8. The First Bad Man by Miranda July (2015): £8.99, Canongate
Sex, violence and snail infestations – this is a wonderful, funny and strange first novel from Miranda July, who has already made big ripples as an artist, actress, filmmaker and writer of excellent vignettes (No One Belongs Here More Than You). A middle-aged woman has her life turned upside down by a young sofa surfer who washes up on her doorstep. Lena Dunham thinks it’s “astounding”. Lena Dunham is right.
9. The Neapolitan Novels by Elena Ferrante (2012-2015): £11.99 each, Europa Editions
The Neapolitan Novels – namely My Brilliant Friend (2012), The Story of a New Name (2013), Those Who Leave and Those Who Stay (2014), and The Story of the Lost Child (2015) – are essentially one gargantuan odyssey split into four parts, each one playing ever more manic air guitar on your heartstrings. They trace the lives of two women from a poor part of Naples over the course of 50 years, from post-war childhood to adulthood, through social and sexual politics of the 1970s. But at its core it’s an engrossing study of friendship. You may need to start these on the beach then finish them off on the plane, then at home, then in the loo at work. Elena Ferrante is a pseudonym – one of the great mysteries is who exactly is behind these wonderful books.
10. The Religion by Tim Willocks (2013): £7.99, Vintage Publishing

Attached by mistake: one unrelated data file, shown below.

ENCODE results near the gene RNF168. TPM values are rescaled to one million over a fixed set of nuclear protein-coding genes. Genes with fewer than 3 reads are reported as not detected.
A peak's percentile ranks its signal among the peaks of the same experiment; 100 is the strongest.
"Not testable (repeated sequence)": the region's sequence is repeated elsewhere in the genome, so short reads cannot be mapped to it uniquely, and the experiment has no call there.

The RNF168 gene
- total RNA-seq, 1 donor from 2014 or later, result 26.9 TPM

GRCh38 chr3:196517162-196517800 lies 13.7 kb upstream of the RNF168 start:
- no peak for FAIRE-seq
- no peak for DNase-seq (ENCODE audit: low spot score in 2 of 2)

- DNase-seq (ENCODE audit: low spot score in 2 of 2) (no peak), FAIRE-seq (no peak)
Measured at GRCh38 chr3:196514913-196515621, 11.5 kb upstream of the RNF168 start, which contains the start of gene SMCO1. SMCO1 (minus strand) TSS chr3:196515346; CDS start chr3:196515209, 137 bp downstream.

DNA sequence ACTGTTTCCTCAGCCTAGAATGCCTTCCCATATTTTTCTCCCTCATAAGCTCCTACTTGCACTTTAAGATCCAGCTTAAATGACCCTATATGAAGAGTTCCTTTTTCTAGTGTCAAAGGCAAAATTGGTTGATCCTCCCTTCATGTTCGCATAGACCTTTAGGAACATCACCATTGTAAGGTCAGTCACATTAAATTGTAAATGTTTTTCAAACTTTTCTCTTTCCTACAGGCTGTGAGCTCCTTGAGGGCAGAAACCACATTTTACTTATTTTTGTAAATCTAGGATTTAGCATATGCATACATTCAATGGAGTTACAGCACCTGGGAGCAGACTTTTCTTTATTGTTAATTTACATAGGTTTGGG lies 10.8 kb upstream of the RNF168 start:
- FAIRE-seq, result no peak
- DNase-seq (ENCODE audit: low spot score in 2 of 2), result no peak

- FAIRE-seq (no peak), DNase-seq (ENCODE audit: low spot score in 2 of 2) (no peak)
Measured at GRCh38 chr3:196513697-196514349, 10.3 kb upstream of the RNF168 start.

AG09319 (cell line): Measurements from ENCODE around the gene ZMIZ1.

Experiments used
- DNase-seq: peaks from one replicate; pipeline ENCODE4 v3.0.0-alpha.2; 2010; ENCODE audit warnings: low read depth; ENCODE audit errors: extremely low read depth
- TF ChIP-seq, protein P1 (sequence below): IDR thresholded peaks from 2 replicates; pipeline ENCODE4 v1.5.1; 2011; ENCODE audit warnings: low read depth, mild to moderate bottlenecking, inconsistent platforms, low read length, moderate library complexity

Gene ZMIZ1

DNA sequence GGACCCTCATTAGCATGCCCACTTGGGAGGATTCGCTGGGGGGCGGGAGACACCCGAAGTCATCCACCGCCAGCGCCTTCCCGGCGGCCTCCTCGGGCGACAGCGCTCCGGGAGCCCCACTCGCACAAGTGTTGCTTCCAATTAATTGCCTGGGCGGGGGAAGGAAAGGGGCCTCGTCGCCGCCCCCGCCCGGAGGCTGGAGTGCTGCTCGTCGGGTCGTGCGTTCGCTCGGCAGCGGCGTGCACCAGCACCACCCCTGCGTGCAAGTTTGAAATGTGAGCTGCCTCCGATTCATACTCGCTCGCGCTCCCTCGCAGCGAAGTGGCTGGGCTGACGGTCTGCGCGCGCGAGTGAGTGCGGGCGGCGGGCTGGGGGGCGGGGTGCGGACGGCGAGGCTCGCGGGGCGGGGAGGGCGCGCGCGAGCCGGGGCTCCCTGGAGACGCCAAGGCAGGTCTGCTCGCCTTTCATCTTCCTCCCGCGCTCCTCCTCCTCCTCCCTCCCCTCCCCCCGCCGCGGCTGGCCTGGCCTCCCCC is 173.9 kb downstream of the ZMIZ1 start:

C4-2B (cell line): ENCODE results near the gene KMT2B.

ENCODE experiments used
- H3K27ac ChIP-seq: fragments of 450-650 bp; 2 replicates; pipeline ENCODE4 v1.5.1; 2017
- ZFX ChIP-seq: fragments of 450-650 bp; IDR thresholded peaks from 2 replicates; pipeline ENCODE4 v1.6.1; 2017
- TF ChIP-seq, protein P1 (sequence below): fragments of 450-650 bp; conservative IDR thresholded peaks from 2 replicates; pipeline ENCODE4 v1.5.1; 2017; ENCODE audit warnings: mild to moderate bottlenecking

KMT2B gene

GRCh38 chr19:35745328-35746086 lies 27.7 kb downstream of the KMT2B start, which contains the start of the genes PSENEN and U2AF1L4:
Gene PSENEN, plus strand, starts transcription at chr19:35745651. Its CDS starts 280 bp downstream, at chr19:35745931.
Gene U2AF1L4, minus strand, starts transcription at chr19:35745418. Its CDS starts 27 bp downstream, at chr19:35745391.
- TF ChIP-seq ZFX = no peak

The ingredients for the perfect beach book aren’t specifically quantifiable, but if they sweep you along merrily without asking too many questions, that’s no bad thing. This sword-and-sandals romp has got everything you need for a good few hours crisping up under a blazing sun: muscle-bound alpha males striding around 16th Century (and now popular holiday destination) Malta, a warrior hero with an unpronounceable name, a mission to find the missing child of a powerful rich woman. It’s all very grand, and just what the doctor ordered.
There’s something for everyone on the list, from knuckle-gnawing thrillers, to funny short stories, romances, darkly comic fairytales and long meditations on what true friendship really means. But, as mentioned earlier, the one that should be packed into every suitcase alongside your passport this year should be The Girls by Emma Cline.